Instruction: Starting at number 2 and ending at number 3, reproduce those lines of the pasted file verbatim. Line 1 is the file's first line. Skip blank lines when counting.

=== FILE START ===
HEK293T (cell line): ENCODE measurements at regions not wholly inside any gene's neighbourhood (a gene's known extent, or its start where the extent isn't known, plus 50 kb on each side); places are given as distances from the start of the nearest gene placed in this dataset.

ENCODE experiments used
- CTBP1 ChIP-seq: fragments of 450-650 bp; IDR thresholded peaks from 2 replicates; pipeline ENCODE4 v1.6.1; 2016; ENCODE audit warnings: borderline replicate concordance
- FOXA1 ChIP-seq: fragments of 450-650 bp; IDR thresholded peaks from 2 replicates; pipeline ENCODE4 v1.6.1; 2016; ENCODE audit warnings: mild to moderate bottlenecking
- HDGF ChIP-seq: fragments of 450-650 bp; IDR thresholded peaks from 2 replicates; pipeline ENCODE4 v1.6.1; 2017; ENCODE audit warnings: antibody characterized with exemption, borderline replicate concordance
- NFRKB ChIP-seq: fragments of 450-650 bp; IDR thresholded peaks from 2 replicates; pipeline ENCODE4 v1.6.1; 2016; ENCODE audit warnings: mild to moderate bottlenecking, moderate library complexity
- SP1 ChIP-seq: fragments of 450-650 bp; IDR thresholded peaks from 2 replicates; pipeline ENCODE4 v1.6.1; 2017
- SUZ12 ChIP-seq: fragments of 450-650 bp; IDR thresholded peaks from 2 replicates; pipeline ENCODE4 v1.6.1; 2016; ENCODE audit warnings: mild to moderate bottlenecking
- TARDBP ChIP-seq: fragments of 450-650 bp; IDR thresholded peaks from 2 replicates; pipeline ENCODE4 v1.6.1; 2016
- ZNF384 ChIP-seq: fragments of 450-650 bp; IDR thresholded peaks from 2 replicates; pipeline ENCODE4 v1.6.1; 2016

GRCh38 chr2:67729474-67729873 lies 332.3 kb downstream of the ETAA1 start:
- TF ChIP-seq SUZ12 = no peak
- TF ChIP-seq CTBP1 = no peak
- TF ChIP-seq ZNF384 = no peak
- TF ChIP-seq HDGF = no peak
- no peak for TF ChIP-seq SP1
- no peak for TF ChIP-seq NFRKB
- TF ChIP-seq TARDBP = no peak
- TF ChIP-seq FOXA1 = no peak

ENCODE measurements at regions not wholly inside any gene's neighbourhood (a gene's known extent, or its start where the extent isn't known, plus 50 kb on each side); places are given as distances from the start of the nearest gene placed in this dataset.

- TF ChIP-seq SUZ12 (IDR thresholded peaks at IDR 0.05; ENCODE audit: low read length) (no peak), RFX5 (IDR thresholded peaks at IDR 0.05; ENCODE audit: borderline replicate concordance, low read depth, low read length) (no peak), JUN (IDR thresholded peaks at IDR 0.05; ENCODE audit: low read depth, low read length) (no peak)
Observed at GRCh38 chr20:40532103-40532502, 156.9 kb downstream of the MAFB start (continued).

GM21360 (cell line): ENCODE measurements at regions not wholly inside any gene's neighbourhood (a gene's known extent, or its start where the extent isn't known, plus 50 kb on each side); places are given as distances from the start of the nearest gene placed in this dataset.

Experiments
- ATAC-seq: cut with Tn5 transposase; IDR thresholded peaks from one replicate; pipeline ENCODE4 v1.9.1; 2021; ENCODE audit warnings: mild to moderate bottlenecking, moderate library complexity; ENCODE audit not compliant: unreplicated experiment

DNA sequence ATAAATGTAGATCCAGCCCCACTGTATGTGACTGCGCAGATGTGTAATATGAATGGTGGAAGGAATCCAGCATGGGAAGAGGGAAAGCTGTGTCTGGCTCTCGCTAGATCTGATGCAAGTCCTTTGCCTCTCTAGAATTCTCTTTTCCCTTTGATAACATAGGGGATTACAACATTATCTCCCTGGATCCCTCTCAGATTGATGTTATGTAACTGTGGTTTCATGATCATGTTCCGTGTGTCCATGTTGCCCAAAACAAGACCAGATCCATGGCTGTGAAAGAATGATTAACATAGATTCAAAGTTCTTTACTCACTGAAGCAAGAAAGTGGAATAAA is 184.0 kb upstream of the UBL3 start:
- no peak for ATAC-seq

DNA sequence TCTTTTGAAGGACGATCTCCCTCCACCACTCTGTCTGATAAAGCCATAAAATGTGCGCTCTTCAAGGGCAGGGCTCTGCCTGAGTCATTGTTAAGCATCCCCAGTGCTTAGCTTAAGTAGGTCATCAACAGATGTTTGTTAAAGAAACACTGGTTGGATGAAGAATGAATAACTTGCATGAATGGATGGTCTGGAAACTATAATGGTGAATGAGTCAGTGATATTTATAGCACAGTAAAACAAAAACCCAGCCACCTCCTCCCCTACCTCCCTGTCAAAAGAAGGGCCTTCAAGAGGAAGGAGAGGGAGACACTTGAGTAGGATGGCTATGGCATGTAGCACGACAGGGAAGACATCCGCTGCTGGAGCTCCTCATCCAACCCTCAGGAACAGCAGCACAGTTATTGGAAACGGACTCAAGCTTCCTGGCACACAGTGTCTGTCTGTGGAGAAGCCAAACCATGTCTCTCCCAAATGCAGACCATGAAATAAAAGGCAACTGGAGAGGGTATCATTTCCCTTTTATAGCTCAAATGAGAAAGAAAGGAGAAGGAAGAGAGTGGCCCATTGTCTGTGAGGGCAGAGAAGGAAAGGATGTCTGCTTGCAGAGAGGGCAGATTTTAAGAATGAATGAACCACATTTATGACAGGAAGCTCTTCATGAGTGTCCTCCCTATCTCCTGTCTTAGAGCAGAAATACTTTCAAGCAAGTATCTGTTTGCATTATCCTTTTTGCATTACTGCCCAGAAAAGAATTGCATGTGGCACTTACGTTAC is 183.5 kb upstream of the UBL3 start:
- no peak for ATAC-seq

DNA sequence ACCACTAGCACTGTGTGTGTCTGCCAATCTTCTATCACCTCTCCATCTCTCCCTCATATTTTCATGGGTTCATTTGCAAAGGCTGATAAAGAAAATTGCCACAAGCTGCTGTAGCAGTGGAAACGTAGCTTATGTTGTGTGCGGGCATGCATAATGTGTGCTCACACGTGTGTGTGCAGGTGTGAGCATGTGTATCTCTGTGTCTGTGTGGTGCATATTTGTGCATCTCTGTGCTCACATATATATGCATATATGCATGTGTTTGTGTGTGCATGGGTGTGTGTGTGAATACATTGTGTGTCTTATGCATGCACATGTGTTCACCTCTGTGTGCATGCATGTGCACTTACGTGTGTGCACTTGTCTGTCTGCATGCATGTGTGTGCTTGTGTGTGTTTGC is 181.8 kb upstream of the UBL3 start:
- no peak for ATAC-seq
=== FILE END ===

ENCODE experiments used
- CTBP1 ChIP-seq: fragments of 450-650 bp; IDR thresholded peaks from 2 replicates; pipeline ENCODE4 v1.6.1; 2016; ENCODE audit warnings: borderline replicate concordance